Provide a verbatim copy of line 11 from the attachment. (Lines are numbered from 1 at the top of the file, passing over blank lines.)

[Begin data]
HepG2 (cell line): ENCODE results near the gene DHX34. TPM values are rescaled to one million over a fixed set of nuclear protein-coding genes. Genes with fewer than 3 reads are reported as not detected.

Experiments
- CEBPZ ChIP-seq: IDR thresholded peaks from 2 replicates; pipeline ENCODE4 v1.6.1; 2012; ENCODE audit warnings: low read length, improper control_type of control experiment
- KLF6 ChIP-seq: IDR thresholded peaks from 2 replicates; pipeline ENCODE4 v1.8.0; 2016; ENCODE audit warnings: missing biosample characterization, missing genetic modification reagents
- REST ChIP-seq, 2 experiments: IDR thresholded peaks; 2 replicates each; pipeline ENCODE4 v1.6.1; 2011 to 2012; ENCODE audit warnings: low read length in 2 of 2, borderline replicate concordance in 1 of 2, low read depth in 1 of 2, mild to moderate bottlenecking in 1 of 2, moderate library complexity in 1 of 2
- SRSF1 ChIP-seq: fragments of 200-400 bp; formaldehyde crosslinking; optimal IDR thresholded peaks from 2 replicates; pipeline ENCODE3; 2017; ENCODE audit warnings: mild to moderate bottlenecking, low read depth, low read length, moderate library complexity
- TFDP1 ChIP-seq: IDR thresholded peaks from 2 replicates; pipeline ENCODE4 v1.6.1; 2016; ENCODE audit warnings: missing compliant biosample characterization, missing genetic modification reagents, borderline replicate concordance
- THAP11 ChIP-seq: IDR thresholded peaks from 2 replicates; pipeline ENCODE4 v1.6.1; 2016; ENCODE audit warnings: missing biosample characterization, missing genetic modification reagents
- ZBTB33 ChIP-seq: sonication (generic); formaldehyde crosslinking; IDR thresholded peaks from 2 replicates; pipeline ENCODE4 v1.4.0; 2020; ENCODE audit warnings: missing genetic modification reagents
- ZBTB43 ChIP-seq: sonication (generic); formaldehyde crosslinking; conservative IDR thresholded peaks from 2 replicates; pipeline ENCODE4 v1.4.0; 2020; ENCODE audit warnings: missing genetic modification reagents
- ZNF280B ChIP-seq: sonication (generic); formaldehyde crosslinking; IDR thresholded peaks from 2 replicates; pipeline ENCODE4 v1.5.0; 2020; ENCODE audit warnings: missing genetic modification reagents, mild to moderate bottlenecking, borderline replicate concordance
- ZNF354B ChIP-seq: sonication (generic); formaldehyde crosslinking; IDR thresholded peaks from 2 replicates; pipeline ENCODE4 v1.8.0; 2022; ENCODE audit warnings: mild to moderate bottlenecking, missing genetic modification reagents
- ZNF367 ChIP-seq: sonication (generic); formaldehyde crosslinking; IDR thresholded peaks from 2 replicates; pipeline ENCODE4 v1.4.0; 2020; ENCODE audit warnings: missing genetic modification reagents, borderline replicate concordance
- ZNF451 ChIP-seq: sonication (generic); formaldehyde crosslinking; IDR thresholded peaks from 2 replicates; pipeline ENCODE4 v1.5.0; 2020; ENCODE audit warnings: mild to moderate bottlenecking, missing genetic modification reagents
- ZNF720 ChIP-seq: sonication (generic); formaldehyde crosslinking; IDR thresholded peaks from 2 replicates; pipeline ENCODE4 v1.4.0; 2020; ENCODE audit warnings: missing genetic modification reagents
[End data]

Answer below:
- ZNF280B ChIP-seq: sonication (generic); formaldehyde crosslinking; IDR thresholded peaks from 2 replicates; pipeline ENCODE4 v1.5.0; 2020; ENCODE audit warnings: missing genetic modification reagents, mild to moderate bottlenecking, borderline replicate concordance